Benefits of Concurrent Aerobic-Resistance Interval Exercise in Patients with Chronic Obstructive Pulmonary Disease


Background: Physical training of lower leg skeletal muscle has been shown to increase exercise tolerance in Chronic Obstructive Pulmonary Disease (COPD) patients. The objective of this study was to measure the effect of concurrent aerobic-resistance interval exercise on lower leg muscle function and local muscle tissue oxygenation in the vastus lateralis muscle (VLM) of COPD patients. Methods: Peripheral muscle oxygenation in the VLM was measured using Near Infrared Spectrometry (NIRS) during the six- minute walk test (6MWT) in 15 COPD patients: Experimental (EXP., n = 9) and control (CTL., n = 6). Both groups trained for 3 weeks (1 hour/day and 5 days/week). Training sessions consisted of upper body strength exercises for 20 minutes. Next, the CTL. Group performed 30 minutes of aerobic exercise (motorized treadmill or stationary bike), while the EXP. group completed 30 minutes of aerobic-resistance (concurrent training) interval exercise (non-motorized treadmill). Pre and post-intervention NIRS measurements included oxyhemoglobin (O2Hb), deoxyhemoglobin (HHb), hemoglobin difference (HbDif), total hemoglobin (tHb), and tissue saturation index (TSI). Systemic arterial oxygen saturation (SPO2), heart rate and the rating of perceived exertion with the modified Borg scale were also measured pre and post-intervention during the 6MWT. Results: All patients were able to complete three weeks of training. A significant increase in the 6MWT (51.4%, p textless 0.05) distance was noted in the EXP. group and in the VLM HbDiff (69%, p textless 0.05). No significant differences were observed in the other muscle oxygenation variables. Conclusion: Concurrent aerobic-resistance interval exercise increases the total distance covered at the 6MWT (increased functional capacity) and muscle oxygen extraction.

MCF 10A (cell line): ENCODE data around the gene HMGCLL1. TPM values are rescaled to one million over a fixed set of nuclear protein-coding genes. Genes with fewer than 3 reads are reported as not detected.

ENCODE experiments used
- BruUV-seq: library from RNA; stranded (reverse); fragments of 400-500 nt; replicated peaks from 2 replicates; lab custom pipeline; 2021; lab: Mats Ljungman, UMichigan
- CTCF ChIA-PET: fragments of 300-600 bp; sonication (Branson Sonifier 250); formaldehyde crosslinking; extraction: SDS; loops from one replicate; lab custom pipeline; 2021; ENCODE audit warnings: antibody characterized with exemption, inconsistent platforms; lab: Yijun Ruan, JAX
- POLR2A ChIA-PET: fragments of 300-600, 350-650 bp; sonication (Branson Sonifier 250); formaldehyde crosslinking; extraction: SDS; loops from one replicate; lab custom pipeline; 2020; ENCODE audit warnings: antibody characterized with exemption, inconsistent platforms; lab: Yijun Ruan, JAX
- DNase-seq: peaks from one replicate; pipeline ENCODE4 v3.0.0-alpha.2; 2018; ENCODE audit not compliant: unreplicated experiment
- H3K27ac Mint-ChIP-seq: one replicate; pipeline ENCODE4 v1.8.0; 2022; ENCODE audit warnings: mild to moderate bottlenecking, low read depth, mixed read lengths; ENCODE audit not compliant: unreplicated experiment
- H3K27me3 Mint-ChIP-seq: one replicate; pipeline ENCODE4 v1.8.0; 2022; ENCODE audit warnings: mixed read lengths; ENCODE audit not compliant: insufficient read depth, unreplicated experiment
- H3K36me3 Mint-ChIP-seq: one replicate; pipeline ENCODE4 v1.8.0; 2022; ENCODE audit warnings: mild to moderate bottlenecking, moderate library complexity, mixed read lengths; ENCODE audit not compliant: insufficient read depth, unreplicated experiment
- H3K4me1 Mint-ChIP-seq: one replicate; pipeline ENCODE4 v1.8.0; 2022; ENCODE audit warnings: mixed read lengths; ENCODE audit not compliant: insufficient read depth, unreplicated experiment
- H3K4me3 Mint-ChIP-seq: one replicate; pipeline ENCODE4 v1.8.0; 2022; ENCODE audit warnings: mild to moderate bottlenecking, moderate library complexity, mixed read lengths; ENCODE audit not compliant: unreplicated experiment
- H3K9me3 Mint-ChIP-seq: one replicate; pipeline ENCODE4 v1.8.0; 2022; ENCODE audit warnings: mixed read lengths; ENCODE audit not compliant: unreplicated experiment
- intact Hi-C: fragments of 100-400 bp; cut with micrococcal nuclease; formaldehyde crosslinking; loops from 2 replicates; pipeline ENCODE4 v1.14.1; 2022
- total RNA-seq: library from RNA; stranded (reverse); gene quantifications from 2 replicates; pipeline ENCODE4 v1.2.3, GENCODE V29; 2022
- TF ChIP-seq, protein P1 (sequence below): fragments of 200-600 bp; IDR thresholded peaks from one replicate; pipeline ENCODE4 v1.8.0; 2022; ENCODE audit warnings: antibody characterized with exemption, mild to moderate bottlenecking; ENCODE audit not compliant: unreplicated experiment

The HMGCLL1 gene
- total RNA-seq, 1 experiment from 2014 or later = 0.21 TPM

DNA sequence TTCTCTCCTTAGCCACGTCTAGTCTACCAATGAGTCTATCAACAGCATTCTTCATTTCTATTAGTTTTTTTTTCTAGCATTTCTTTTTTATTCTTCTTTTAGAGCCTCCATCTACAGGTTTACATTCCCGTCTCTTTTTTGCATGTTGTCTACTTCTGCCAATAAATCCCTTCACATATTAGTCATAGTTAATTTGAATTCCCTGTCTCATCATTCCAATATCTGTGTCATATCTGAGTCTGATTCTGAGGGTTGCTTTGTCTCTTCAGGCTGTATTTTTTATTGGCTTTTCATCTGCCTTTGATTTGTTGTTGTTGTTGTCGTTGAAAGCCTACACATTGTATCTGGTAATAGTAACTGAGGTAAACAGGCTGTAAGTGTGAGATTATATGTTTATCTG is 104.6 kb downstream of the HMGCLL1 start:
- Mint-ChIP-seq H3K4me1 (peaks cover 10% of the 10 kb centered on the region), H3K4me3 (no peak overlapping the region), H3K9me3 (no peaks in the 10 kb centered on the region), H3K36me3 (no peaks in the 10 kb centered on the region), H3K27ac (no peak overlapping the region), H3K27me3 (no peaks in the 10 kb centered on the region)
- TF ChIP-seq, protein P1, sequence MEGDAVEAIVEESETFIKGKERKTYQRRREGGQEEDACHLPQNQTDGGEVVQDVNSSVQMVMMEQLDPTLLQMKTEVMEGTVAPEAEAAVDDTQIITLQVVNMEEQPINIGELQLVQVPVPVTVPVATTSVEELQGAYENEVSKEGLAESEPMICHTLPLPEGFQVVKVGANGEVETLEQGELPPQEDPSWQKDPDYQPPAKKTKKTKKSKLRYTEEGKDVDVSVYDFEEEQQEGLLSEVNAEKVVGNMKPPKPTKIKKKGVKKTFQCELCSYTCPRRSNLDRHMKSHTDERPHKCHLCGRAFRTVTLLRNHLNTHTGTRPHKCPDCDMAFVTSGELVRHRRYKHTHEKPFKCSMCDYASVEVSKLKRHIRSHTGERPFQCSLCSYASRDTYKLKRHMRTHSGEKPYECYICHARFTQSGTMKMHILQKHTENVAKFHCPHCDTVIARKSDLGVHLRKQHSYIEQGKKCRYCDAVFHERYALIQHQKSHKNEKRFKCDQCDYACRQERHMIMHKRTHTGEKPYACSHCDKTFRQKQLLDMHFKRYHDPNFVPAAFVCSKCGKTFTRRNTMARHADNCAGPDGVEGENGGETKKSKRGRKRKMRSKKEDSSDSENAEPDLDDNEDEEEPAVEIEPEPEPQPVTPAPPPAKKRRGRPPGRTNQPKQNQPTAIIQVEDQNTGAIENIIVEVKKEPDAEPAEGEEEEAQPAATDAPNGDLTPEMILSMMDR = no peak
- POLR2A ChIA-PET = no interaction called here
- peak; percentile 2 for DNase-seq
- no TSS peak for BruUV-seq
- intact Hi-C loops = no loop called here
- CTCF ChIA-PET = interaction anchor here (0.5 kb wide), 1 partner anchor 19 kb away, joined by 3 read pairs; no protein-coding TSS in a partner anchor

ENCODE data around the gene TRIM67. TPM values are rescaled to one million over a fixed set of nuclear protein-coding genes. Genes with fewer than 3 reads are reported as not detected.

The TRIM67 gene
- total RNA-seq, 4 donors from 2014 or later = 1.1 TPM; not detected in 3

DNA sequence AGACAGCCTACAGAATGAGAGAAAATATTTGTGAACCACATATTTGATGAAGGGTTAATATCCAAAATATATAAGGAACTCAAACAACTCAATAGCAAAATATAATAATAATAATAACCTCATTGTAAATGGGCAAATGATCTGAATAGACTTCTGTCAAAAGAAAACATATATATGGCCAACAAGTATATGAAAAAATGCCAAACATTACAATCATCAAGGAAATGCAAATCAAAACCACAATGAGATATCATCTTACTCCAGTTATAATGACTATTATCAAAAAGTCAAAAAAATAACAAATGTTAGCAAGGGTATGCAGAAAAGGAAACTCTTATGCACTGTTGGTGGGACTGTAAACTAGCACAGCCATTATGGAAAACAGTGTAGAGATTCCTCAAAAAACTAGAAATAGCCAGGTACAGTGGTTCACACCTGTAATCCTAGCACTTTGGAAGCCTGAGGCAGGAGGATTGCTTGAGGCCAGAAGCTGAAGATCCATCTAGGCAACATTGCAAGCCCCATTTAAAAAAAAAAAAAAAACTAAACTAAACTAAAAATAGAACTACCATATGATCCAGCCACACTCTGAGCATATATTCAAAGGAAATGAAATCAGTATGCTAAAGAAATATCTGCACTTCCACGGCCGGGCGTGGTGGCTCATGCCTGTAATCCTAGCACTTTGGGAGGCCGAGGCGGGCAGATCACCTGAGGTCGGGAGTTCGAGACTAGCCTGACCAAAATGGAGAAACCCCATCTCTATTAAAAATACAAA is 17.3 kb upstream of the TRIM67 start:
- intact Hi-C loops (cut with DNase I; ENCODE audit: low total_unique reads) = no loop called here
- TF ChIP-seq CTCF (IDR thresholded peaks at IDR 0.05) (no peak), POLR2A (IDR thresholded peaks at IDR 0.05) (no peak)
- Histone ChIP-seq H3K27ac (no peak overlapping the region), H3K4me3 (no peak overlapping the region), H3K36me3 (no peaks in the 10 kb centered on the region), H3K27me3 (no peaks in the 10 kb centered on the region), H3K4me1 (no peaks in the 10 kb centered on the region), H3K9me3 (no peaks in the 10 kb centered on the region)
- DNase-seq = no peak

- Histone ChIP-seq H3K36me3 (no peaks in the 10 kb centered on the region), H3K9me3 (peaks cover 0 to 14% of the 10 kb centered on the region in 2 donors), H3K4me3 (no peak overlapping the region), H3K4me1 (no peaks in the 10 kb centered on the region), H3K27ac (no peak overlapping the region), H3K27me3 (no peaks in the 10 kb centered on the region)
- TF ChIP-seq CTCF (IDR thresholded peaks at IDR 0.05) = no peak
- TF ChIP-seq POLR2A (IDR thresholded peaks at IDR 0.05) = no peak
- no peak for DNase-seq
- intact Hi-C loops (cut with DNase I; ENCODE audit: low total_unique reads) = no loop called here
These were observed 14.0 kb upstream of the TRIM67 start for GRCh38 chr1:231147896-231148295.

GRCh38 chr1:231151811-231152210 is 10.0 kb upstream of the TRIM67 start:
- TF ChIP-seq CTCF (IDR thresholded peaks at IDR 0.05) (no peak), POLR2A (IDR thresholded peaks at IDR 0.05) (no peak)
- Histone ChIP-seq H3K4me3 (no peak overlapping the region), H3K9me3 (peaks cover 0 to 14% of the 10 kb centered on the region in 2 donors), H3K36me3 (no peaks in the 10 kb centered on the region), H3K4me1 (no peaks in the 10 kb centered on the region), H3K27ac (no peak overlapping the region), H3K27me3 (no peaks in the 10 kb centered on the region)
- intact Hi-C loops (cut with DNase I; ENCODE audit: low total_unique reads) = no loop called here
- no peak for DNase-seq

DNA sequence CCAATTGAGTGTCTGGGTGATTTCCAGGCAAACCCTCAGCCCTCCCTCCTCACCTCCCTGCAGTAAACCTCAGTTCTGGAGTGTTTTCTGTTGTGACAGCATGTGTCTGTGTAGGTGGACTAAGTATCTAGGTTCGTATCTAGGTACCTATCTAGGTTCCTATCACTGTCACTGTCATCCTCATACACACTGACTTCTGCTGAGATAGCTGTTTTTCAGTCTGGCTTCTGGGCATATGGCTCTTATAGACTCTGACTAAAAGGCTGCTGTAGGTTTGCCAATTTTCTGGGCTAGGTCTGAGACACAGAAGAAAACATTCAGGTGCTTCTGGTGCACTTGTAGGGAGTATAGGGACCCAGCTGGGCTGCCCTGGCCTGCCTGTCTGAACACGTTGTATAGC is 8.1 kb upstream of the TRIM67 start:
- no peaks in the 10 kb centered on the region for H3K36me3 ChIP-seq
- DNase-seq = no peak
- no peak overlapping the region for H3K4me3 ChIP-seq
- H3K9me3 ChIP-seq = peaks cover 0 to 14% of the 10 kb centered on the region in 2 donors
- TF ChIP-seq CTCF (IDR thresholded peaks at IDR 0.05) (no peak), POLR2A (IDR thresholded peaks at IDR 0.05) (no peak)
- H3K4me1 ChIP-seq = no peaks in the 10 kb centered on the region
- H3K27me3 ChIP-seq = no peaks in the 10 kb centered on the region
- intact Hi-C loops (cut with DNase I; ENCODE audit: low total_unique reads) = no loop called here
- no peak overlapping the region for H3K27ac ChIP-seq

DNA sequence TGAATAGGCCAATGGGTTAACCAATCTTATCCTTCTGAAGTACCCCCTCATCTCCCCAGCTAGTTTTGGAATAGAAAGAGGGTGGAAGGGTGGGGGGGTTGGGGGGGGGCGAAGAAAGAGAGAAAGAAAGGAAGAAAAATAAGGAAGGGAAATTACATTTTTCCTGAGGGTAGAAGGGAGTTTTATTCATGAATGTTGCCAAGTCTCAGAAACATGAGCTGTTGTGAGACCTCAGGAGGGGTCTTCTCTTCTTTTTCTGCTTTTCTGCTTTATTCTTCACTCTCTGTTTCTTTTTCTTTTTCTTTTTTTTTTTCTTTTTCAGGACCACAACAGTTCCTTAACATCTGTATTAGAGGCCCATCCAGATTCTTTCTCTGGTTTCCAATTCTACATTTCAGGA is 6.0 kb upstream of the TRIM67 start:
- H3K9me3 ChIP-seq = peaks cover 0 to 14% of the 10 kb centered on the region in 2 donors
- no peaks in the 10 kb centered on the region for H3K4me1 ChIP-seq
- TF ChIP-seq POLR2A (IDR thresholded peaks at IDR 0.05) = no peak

International Journal of Sports and Exercise Medicine